Litigation matters is at the cutting edge of campaign finance law, advancing critical challenges to restraints on speech and assocation against the Federal Election Commission.
Carey v FEC
(Hybrid traditional/SuperPACs)


The National Defense PAC submitted an FEC Advisory Opinion Request seeking to establish a new bank account consistent with the Citizens United and SpeechNow cases to solicit unlimited “SuperPAC” contributions for Independent Expenditures without creating a new PAC, while still raising amount- and source-limited funds for candidate contributions.  When the FEC failed to issue an Advisory Opinion, the PAC and its founder, Rear Admiral (Ret.) James J. Carey, filed suit. The FEC lost a motion for preliminary injunction and settled the suit in Carey’s favor, creating the legal framework for Hybrid PACs and Carey Accounts.

Combat Veterans For Congress PAC v FEC (Treasurer liability)

Combat Veterans for Congress PAC was fined for late-filing of 3 FEC reports in 2010, which the PAC argued was a result of the knowing, willful, and reckless conduct of its then-Treasurer.  The FEC, rather than following the statute, regulations, and every published comment on the matter that clearly intends to hold Treasurer personally liable in such circumstances.  While pending, the PAC discovered rampant irregularities with FEC voting practices that became central to the case, which was argued before the US Court of Appeals for the DC Circuit on February 5, 2015. The court ruled in favor of the government.

Tea Party Leadership Fund v FEC
(restraints on grassroots speech)


The Tea Party Leadership Fund PAC, based on AOR 2012-32, and others sued the FEC to challenge the 6-month registration period for multicandidate PAC status. A PAC that has been registered for 6 months, received contributions from more than 50 people, and contributed to at least 5 candidates may contribute up to $5,000 per candidate; otherwise it may only contribute up to the individual limit, then $2,500. Plaintiffs argued First Amendment violation creates an unconstitutional waiting period on full speech rights and does not prevent actual, or apparent, quid pro quo corruption as required for speech restraints.  The case was ultimately withdrawn.

(restraints on grassroots speech)


Stop REID PAC and others sued the FEC to challenge arbitrary changes in contribution limits for PACs based on how long they have been registered with the FEC as infringing on speech and associational rights and violating the Fifth Amendment’s equal protection guarantee. Plaintiffs argue that these differing limits, both lower and higher, on a PACs' contributions to candidates and parties based on how long a PAC has registered are unconstitutional because they are overbroad, not closely tailored to furthering any important government interest, nor do they prevent actual, or apparent, quid quo pro corruption.  The court ruled in favor of the government.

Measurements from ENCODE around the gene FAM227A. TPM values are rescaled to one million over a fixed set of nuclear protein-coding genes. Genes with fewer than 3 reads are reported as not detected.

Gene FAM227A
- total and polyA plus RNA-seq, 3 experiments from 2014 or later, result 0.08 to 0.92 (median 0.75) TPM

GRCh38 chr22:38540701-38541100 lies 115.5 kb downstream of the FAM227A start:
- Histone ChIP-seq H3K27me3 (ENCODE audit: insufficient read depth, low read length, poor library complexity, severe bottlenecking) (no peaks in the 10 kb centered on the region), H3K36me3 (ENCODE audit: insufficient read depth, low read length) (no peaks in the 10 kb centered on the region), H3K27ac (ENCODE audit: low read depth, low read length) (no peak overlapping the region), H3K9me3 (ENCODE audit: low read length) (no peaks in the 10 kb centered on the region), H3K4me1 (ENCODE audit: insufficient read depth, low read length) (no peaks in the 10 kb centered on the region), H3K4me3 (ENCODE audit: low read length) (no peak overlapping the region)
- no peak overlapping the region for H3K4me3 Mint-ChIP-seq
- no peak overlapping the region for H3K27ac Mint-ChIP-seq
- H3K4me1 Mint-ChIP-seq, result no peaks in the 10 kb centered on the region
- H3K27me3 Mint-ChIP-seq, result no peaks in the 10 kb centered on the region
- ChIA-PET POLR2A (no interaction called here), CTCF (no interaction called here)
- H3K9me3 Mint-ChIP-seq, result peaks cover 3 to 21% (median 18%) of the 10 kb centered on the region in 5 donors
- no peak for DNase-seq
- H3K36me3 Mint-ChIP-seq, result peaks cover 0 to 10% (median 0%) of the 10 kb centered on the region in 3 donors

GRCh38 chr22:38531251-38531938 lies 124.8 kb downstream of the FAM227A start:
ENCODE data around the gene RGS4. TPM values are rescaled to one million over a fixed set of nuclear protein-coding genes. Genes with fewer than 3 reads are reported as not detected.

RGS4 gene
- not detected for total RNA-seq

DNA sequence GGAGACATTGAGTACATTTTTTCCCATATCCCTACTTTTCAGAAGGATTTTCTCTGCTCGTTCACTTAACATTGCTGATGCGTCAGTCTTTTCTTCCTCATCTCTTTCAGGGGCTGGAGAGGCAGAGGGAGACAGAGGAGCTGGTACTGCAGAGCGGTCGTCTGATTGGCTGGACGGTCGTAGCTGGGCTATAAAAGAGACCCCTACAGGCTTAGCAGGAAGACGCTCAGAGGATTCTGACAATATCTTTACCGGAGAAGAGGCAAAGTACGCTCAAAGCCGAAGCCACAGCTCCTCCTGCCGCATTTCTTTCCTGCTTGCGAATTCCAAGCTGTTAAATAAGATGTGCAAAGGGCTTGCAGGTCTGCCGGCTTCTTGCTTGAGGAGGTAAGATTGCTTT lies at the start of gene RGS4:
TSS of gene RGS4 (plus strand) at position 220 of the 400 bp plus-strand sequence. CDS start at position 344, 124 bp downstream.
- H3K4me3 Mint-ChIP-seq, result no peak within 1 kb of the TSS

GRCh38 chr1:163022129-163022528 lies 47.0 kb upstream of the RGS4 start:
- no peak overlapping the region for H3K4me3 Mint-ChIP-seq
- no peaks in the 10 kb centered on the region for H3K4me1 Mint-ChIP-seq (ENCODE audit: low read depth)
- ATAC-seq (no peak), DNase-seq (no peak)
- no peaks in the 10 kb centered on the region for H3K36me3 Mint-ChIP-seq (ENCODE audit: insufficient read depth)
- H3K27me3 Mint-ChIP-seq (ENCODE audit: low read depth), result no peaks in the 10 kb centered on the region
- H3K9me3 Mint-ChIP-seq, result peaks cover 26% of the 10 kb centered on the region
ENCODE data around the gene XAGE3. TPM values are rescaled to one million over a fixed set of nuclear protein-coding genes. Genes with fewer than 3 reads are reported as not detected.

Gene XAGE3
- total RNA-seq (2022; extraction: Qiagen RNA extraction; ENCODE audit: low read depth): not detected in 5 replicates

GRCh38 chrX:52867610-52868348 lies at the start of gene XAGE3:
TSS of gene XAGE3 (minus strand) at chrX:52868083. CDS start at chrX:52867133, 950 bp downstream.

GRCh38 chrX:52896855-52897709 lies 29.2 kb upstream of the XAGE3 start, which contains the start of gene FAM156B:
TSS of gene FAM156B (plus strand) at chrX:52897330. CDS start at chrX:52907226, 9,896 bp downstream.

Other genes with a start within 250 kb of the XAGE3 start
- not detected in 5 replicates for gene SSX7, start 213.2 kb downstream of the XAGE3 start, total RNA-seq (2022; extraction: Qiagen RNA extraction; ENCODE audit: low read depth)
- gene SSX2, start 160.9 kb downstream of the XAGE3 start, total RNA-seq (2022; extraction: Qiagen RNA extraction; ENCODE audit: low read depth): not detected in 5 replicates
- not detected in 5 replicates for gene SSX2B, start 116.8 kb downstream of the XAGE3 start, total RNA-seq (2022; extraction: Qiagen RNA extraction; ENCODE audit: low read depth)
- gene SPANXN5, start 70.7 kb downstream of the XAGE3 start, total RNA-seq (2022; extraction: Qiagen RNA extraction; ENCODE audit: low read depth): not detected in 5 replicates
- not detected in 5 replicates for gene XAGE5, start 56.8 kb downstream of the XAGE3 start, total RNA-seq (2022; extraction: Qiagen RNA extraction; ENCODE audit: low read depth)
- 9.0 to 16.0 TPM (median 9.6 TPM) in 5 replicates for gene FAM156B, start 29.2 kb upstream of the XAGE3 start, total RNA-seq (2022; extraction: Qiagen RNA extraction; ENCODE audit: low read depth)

McCutcheon, et. al.  v FEC
(striking aggregate limits)


A landmark Supreme Court case, arising from AOR 2012-14, that struck down aggregate limits on the total amount an individual may contribute, within the per-recipient base limits, over a two year election cycle to all federal candidates, parties and PACs combined.  The Court largely adopted Plaintiffs arguments in ruling for McCutcheon, recognizing that aggregate limits were an unconstitutional Prophylaxis upon prophylaxis that did nothing to prevent actual, or apparent, quid pro quo corruption.

Stop Hillary PAC v FEC
(FEC action on enforcement)


Stop Hillary PAC sued the FEC over its failure to act on the PACs complaint against Ready For Hillary PAC and Hillary Rodham Clinton. Based on the widely publicized use by Ready for Hillary of a Clinton-owned email file, Stop Hillary PAC filed a complaint January 2014 that Ready for Hillary acted with Clinton’s authorization to draft Clinton for President, an act that makes Ready for Hillary an campaign committee subject to different contribution limits and disclosure requirements, and Clinton to various other laws, all of which were being regularly violated and which the FEC failed to timely investigate and act upon. The case was ultimately withdrawn.

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